LimerickNewsIreland’s Young Filmmaker of the Year 2021 closing date extendedBy Meghann Scully – January 7, 2021 105 REPRO FREE – The closing date for the call for entries for Ireland’s Young Filmmaker of the Year 2021, Ireland’s festival celebrating young filmmakers from Ireland has been extended to Monday, February 22, 2021. Fresh International Film Festival 2021 takes place from March 22 – 28, 2021 and is open to young people from 7-18 years of age. Enter now at freshfilmfestival.com (picture taken before social distancing). Picture: Dermot Culhane.DUE to unprecedented demand, the closing date for the call for entries for Ireland’s Young Filmmaker of the Year 2021, Ireland’s festival celebrating the best in young filmmaking has been extended to Monday February 22, 2021.Fresh Film is an advocate for young filmmakers and encourages young people to make films by hosting the annual Fresh International Film Festival and Ireland’s Young Filmmaker of the Year Awards.Sign up for the weekly Limerick Post newsletter Sign Up Fresh International Film Festival 2021 takes place from March 22 – 28, 2021 and is open to young people from 7-18 years of age.This year Fresh celebrates its 25th year and continues to provide an opportunity for young filmmakers to see their work on the big screen and to compete for the title of Ireland’s Young Filmmaker of the Year and to win €1000 towards their next film.All submissions are also considered for a range of Specialist Awards including the Radharc Trust Award for documentaries, the Cartoon Saloon Animation Award, the RTÉ 60 Second Award, the Film in the Irish Language award and the RTÉ Factual Award, in addition to the International and Audience awards.The Festival has Junior (7-12 years), Senior (12- 18 years) and International categories for individual and group projects. Young filmmakers can enter as independents, as part of their school or in a group. Films must be original and can be up to 15 minutes duration for Seniors or 10 minutes duration for Juniors.As part of its Fresh International strand, it distributes Irish films made by young people to festivals all over the world and seeks opportunities for young people to participate in international exchanges.Speaking about the final call for entries, Festival Director and Founder Jayne Foley said, “We are extending our closing date for entries to Monday, February 22 to give filmmakers more time to put together their films for this year’s Festival this means you’ll have an extra month to put the finishing touches to your films or even start making one now!“It’s incredible to be celebrating our 25th birthday this year and we are going to have a really exciting event at this year’s Festival looking back at the many young filmmakers that ‘got their start’ at Fresh.”Closing date for entries is Monday, February 22, 2021.The full festival programme will be available shortly. Further details and application forms can be found at www.freshfilmfestival.com. WhatsApp Previous articleGardai investigating after abusive caller to restaurant claimed to be Fine Gael MinisterNext articleMan being treated in Intensive Care Unit after house fire in Limerick Meghann Scully Facebook Billy Lee names strong Limerick side to take on Wicklow in crucial Division 3 clash RELATED ARTICLESMORE FROM AUTHOR Advertisement WATCH: “Everyone is fighting so hard to get on” – Pat Ryan on competitive camogie squads Twitter TAGSIreland’s Young filmmaker of the YearKeeping Limerick PostedlimerickLimerick Post Linkedin Limerick’s National Camogie League double header to be streamed live Limerick Ladies National Football League opener to be streamed live Donal Ryan names Limerick Ladies Football team for League opener Print Email Roisin Upton excited by “hockey talent coming through” in Limerick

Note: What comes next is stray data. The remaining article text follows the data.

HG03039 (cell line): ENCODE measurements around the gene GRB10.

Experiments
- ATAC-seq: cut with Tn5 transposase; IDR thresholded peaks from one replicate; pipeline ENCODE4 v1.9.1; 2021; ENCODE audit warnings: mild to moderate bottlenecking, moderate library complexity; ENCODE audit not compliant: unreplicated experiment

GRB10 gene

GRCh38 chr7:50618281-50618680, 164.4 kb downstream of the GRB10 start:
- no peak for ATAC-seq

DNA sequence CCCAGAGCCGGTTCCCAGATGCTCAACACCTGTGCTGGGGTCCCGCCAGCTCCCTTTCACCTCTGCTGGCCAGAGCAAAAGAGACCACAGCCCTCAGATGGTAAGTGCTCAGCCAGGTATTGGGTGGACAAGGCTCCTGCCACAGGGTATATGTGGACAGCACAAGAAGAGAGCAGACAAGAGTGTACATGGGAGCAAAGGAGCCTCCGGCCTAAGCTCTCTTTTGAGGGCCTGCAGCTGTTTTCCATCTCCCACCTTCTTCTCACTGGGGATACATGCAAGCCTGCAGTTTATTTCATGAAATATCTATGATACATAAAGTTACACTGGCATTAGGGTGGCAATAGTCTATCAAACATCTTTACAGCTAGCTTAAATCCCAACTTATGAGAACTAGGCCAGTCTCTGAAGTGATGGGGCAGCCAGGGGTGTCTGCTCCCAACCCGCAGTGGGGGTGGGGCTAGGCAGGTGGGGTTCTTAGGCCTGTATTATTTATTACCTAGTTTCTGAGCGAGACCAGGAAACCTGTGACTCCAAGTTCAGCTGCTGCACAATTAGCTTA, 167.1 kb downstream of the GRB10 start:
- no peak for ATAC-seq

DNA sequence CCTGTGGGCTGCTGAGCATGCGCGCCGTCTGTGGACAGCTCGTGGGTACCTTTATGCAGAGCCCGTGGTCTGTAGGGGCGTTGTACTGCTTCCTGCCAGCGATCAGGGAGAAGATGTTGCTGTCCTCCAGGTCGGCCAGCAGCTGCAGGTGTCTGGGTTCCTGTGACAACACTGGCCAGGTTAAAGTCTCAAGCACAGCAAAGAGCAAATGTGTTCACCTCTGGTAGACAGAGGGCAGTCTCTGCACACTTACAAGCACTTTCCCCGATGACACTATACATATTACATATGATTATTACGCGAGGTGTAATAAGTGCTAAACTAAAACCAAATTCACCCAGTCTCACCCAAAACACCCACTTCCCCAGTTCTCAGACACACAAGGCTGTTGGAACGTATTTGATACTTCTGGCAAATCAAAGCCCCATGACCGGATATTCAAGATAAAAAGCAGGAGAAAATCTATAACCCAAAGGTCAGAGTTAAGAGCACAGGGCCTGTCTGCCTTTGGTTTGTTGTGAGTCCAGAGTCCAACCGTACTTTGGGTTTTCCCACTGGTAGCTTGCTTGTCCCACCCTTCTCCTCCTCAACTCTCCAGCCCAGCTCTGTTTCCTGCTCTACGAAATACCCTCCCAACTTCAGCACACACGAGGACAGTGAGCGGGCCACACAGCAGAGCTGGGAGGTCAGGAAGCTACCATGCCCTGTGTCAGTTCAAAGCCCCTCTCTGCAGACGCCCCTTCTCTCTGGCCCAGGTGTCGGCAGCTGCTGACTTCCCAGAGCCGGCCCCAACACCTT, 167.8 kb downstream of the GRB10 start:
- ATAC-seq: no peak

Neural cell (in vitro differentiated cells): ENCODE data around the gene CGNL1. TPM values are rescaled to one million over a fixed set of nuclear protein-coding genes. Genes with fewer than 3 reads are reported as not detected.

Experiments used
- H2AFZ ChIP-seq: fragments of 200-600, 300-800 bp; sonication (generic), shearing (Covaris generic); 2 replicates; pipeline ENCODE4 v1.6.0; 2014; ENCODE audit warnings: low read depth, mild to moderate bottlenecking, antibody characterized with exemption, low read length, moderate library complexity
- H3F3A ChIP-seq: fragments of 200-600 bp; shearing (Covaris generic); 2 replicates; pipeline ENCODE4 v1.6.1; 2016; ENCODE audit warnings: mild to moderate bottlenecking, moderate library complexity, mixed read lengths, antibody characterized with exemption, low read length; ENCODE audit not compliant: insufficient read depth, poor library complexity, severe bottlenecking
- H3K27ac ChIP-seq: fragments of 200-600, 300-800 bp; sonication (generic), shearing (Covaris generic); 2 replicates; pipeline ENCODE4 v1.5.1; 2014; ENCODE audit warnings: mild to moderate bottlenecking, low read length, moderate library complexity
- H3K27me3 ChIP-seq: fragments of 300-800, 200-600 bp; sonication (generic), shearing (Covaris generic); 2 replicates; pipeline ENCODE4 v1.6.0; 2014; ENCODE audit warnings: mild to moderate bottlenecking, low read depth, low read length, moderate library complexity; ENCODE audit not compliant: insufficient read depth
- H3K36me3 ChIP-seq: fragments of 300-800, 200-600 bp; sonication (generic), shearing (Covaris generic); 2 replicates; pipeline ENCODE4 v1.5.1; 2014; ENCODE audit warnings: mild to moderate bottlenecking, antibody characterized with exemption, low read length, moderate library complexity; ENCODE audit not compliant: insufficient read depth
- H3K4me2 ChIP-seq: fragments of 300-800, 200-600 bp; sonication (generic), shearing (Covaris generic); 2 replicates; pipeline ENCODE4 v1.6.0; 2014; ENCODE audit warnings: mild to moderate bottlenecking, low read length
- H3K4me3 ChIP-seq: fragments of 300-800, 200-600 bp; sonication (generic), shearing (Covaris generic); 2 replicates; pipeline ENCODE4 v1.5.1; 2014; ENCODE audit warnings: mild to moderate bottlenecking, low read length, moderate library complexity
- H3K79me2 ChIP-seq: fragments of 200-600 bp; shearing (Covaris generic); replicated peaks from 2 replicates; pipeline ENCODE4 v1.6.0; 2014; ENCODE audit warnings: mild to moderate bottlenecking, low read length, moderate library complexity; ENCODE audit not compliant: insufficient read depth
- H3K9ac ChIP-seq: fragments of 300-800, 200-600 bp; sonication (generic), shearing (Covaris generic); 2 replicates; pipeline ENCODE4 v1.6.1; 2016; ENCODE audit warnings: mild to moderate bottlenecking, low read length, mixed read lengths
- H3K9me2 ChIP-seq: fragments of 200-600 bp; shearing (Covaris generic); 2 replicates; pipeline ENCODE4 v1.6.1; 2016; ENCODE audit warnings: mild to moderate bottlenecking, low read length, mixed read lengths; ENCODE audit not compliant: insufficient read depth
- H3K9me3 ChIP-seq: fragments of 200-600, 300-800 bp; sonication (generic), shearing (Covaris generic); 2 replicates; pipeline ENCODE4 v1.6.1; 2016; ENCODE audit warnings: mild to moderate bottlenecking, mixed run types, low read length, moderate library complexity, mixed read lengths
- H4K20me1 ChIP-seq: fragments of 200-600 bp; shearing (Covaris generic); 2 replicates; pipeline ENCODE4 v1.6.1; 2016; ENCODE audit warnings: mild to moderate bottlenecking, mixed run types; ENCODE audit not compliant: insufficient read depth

News Updates’Common For Elders To Sometimes Scold Youngsters; Making Daughter-In-Law Do Household Work Not Something Unusual’: Kerala HC [Read Order] Mehal Jain29 May 2020 7:22 AMShare This – x”Making a daughter in law to do the house hold/domestic work is also not something unusual”, remarked the Kerala High Court recently, allowing a husband’s plea for dissolution of marriage on the ground of cruelty.A division bench comprising Justices A M Shaffique and Mary Joseph made these observations while allowing the husband’s matrimonial appeal holding that the wife’s conduct amounted…Your free access to Live Law has expiredTo read the article, get a premium account.Your Subscription Supports Independent JournalismSubscription starts from ₹ 599+GST (For 6 Months)View PlansPremium account gives you:Unlimited access to Live Law Archives, Weekly/Monthly Digest, Exclusive Notifications, Comments.Reading experience of Ad Free Version, Petition Copies, Judgement/Order Copies.Subscribe NowAlready a subscriber?Login”Making a daughter in law to do the house hold/domestic work is also not something unusual”, remarked the Kerala High Court recently, allowing a husband’s plea for dissolution of marriage on the ground of cruelty.A division bench comprising Justices A M Shaffique and Mary Joseph made these observations while allowing the husband’s matrimonial appeal holding that the wife’s conduct amounted to cruelty.According to the wife, the husband’s mother was so cruel to her and she made her to do all domestic works even during the convalescent period after a surgical operation. She was abused and ill-treated physically and mentally by the mother in law. Responding to this argument, the judgment authored by Justice Mary Joseph observed : “No family is totally devoid of clashes among members constituting it. It is common for elders to scold and sometimes abuse youngsters… From the evidence tendered by the respondent, it is all the more clear that the aforestated factors formed the basis for her ill-will to petitioner’s mother”, the bench proceeded to observed. The Court stated that it could find no justifiable reason for her to get the husband’s mother excluded from the family or to be desirous of having a separate residence to the exclusion of her. “The above contentions raised by the respondent in her counter statement more particularly disclose her dislike to the mother in law and her desire to maintain a family life to her exclusion. It is also discernible from her contentions that initially the petitioner was very loving and life with him was comfortable and the mother in law caused changes in his attitude towards herself and the child”, noted the bench. The judgment further records that the factum that the wife was desirous of getting rid of the mother in law from their family life is more evident from her testimony during cross examination “Therefore, the respondent was very particular to have a more comfortable and happy life to the exclusion of petitioner’s mother who according to her, was the root cause for problems to originate in her matrimonial life”, inferred the bench. Moreover, the Court observed that the respondent has no case that the petitioner was a drunkard at the time when he married her, though she has claimed that subsequently, on account of the undue influence and ill-advice of his mother, he had begun returning home late into the night in an intoxicated state and had taken to assaulting her and their child. On the contrary her specific case was that he was lovable and affectionate and their life was smooth, happy and comfortable. “Evidence indicates that the respondent and the petitioner’s mother were not cordial and clashes were frequent. Therefore, it is natural for the petitioner to be a scapegoat of the in-differences. It is also natural for a wife in that scenario to make persistent effort to constrain her husband to be separated from the family life and that would undoubtedly be tortuous for him”, reads a portion the decision. The bench was of the view that the petitioner’s turning to be a drunkard can only be taken as the natural outcome of the pressure exerted on him by the respondent to have a separate residence to the exclusion of petitioner’s mother- “The persistence of the respondent was unbearable for the petitioner, could be seen from his conduct of avoidance of the company of the respondent after leaving her at the parental home” Besides, the High Court noted that the Petitioner has consistently pleaded specifically about the displeasure of the respondent towards his mother, when examined as PW1, and the respondent has also endorse the same in her counter-statement and her cross-examination. “Respondent as RW1 has stated that the petitioner after dropping her at the parental home has not turned up to take her back. From the above conduct of the petitioner admitted by the respondent, it is evidenced that the torture suffered by him amidst the respondent and his mother was of much gravity and something unbearable for him”, concluded the bench. Finally, the court opined that this evidence is satisfactory for it to take a view that the respondent has treated the petitioner with cruelty sufficient enough to grant a decree for dissolution of marriage in his favour, thereby reversing the judgment of the Family Court. Apart from all the above, the bench attached weight to conduct of the parties after their separated life, commenting that they have proved themselves to be unfit for resuming the matrimonial relationship. “Not even a single attempt was made from the side of the respondent to join the petitioner to continue the marital life. Therefore, the case on hand is also one, wherein the marital relationship among the parties have become irretrievably broken. Pursuit of any nature will not help resumption of matrimonial life. The cruelty having been established and the parties by their life have made it clear that joining in matrimonial relationship is something impracticable, the grant of a decree for dissolution of marriage is appropriate in the case”, the bench held. Family Court Is An Adjudicator, Not A Counsellor In so far as the Family Court had, in refusing the plea for dissolution, observed that “It is fair and necessary to harmonise them through the process of love, affection and mutual respect”, the High Court unequivocally declared that it has “no hesitation to hold that the Family Court was highly unjustified in making the above observations”. The Family Court had been of the view that situations are such that the respondent/wife can accompany the husband in his matrimonial home and to build up a good happy life, and that naturally, if the respondent is not responding to that suggestion, petitioner can choose one of the method of restitution of conjugal rights. “With these observations, I am inclined to hold that there are no sufficient circumstances herein to dissolve the marriage between the petitioner and respondent”, it had ruled. “The Family Court has taken the role of a councilor rather than an adjudicator while doing so. It is after much efforts and counseling that a case comes up before the court for adjudication. Then the role of the court is to adjudicate the issue involved in the case based on the evidence after duly appreciating it. The Family Court is not supposed to advice the remedies to the parties and issuing directions. We are not satisfied with the way in which the Family Court had dealt with the case on hand”, the High Court said.Click Here To Download Order[Read Order] Subscribe to LiveLaw, enjoy Ad free version and other unlimited features, just INR 599 Click here to Subscribe. All payment options available.loading….Next Story